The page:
What I’m trying to do is simplify the analyzation process. I can go in and for every single property and find every single tiny detail about gas usage per month etc. But I want to get a percentage that I can do a rough and a little pessimistic idea of cash flow. 50% for a rough estimate seems reasonable to me. This way I can analyze many properties and spend time on the ones that make more sense.
50% of total rent + Monthly debt payments < Total rent (go and analyze deeper)

Javipa, every time I see you posted I get excited, I learn so much from your experience. :]

Dave, I put 50% because I couldn’t find the expenses column to put the 50% :] I just noticed tho, maintenance takes % from the value of the property not the rent. That is why the difference is so huge. On that note do you take 50% maintenance from the property value of the monthly rent?

Just dividing the asking price by the income is a quick way to see if the project is worth exploring further. This is a rough “Gross Rent Multiplier” method of evaluation.

Here’s the short-hand analysis I do:

3 basic assumptions for the area:

  1. I know what the market rents are for similar units.
  2. I know what the market cap rate is.
  3. I know what the market gross rent multiplier is.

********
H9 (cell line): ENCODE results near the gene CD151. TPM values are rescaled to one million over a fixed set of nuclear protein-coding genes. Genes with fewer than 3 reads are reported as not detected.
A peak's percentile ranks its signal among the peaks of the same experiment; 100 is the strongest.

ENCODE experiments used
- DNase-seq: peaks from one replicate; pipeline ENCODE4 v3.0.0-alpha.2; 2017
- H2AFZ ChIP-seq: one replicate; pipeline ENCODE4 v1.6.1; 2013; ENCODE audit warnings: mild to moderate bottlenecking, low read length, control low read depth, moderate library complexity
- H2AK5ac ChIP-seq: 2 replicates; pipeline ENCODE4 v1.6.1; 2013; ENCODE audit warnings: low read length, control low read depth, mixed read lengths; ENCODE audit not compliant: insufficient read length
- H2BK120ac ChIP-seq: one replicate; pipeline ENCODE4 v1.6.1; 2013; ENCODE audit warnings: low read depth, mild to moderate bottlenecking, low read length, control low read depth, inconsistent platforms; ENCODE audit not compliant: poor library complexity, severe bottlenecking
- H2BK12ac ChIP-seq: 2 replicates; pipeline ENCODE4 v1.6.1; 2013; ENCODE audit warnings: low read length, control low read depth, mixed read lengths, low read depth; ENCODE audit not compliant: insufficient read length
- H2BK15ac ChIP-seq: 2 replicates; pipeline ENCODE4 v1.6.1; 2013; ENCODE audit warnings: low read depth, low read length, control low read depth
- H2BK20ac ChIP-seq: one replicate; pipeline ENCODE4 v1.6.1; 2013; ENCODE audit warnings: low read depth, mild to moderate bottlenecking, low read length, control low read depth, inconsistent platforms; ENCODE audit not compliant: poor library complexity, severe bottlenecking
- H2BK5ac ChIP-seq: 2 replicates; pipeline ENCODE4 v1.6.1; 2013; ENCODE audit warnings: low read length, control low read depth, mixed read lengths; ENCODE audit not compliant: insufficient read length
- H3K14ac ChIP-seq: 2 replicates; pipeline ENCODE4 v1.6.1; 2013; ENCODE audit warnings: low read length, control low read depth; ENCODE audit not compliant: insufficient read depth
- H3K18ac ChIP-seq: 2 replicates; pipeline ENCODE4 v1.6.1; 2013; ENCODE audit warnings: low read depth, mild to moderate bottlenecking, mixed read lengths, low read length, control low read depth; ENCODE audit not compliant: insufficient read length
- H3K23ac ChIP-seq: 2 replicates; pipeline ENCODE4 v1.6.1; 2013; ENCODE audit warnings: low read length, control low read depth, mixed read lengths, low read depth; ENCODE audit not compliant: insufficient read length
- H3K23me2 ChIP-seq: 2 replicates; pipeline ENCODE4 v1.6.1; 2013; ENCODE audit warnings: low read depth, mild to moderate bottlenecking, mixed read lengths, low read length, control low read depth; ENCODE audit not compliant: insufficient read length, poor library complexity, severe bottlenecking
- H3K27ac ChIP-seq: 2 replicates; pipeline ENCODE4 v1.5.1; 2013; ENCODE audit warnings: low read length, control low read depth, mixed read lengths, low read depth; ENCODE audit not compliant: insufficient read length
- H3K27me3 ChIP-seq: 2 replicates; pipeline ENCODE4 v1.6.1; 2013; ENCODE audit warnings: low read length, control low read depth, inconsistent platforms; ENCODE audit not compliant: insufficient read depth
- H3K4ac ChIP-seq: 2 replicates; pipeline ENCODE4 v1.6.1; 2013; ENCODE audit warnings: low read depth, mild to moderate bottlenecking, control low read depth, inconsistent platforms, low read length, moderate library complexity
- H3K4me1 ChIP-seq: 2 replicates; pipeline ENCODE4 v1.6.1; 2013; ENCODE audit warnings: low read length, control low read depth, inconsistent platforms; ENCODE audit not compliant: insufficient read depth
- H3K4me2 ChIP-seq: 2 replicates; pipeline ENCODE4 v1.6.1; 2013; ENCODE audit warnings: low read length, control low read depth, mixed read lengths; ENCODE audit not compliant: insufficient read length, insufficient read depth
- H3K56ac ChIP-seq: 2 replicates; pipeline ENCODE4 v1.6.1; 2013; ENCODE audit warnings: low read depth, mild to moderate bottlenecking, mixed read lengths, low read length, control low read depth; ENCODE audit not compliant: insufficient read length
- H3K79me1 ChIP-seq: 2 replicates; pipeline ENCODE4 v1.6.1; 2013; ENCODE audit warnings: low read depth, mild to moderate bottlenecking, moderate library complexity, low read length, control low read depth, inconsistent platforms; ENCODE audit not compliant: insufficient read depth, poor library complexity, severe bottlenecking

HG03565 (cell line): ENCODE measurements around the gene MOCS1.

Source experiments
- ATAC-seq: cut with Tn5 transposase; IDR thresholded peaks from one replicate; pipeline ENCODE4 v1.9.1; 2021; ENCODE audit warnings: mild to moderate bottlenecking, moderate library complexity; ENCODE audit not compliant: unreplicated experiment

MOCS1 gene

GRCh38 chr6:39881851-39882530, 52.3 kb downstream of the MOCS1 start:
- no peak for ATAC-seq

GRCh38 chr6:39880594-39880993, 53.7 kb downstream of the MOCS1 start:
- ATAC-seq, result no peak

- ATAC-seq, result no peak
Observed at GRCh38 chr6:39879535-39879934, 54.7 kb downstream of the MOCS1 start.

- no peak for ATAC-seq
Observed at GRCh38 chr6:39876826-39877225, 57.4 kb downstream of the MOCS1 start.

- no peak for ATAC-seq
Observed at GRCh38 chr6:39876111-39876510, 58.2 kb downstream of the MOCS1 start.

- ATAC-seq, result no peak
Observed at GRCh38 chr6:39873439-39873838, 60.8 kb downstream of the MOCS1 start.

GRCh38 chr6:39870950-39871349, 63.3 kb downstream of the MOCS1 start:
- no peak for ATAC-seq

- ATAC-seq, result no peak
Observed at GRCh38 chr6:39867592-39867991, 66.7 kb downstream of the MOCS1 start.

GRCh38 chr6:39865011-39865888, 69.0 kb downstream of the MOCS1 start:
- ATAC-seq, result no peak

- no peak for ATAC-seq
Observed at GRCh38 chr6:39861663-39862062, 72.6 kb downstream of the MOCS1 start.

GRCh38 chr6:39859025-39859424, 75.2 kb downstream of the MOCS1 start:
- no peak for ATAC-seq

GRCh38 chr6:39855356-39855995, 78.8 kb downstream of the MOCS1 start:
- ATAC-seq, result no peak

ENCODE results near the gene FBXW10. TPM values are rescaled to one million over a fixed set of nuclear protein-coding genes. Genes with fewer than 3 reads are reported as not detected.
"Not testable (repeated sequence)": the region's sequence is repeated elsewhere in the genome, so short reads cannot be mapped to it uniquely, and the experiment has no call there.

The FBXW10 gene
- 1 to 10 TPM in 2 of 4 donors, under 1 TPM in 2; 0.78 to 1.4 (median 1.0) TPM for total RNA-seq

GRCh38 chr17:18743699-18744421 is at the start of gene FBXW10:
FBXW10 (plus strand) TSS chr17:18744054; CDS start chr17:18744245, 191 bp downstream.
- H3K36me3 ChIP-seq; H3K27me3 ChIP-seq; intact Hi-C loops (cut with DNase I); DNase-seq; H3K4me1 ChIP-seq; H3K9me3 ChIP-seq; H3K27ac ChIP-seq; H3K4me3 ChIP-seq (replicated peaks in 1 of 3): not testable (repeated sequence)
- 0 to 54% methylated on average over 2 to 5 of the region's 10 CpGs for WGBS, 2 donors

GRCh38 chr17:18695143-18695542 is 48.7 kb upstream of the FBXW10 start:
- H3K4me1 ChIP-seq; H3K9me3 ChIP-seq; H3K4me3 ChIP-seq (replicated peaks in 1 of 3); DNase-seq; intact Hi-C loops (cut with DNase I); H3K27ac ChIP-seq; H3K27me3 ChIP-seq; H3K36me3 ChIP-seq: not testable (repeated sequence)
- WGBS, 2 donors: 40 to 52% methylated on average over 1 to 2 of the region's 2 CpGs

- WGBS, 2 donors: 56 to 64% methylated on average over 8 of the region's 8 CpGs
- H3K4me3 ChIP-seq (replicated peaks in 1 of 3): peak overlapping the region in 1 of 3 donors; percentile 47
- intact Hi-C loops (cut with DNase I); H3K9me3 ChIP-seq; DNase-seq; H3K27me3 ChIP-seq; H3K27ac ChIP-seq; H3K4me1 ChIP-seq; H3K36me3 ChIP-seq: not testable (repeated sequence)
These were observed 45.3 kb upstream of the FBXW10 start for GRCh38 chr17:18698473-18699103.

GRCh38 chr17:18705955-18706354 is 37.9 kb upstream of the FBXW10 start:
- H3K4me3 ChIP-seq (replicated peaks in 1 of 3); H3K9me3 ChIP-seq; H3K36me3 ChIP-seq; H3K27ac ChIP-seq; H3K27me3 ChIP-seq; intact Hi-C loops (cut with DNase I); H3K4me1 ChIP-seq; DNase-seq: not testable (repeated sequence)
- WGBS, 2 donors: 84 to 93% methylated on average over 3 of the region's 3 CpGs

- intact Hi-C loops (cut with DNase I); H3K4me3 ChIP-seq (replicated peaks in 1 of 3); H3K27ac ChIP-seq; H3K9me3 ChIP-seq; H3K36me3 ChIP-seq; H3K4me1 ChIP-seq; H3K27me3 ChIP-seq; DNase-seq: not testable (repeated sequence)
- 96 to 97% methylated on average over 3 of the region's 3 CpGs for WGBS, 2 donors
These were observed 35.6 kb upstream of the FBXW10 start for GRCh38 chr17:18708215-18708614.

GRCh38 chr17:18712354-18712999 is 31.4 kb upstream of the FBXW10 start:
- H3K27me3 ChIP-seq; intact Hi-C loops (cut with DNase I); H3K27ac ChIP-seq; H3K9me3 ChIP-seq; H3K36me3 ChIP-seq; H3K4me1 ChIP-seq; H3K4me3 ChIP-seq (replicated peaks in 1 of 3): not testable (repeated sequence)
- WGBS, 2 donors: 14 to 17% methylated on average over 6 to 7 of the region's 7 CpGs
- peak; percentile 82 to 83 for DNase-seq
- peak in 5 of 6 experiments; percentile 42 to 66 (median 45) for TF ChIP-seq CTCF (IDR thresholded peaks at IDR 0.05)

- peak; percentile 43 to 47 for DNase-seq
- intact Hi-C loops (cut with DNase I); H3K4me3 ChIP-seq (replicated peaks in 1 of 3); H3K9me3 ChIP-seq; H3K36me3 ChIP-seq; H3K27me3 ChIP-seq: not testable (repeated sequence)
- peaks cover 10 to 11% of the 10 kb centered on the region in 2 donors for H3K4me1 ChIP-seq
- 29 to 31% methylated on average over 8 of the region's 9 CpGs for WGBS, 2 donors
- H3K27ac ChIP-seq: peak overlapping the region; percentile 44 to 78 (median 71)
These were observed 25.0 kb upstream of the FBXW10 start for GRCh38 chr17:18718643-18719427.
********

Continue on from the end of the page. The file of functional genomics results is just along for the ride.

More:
After I know the market rents, the CAP rate and GRM for my area, then I can take a snap shot analysis of the property’s value, based on income.

First, let’s assume the average CAP rate in our farm area, for 40 year old projects, between 10 and 20 units, is 10%.

Let’s also assume the market GRM for these same size and age units is 5, or five times the income.

Okay, let’s figure out how to calculate GRM’s and CAPs.

First…we need to know what the NOI (net operating income) is:
–We divide the GSI (Gross Operating Income) by 50% to get the NOI

Then…we calculate what the project’s CAP rate is, based on the asking price:
–We divide the NOI by the asking Price to get the CAP rate % (Capitalization Rate)

Finally…we determine the GRM, based on the current GSI and the asking Price:
–We divide the asking Price by the GSI to get the GRM (Gross Rent Multiplier)

Now, for giggles, let’s say that we want to buy at a 10% cap rate OR a GRM of 5.

This means we have to work backward on a given project’s numbers to see where we need to be on price. For example…

If the GSI is currently $100,000 annually
And expenses are assumed to be -50%, or <$50,000>
Then the NOI is going to be $50,000

Now, of we use a GRM of 5 to determine value based on income, then five times $100k (GSI) equals $500,000. So, we don’t want to pay more than $500,000. based on the income.

If we use a CAP rate of 10% to find value, then we divide the NOI of $50,000 by .01%, (<.10%>)which comes to $500,000.

Now, these two evaluation methods happen to offer the same valuation of $500,000k.

Frankly, these will rarely match up this well. The market is NOT that efficient. GRM’s are used for rough evaluations, and CAPs are used for specific evaluations.

I like to think of GRM and CAP as being part of a scale you see at the doctor’s office. The GRM represents the big slider that marks the pounds in 10lb increments. The CAP rate represents the smaller slider that marks the 1 lb increments. The GRM gets you into the ballpark. And the CAP gets you into the seat.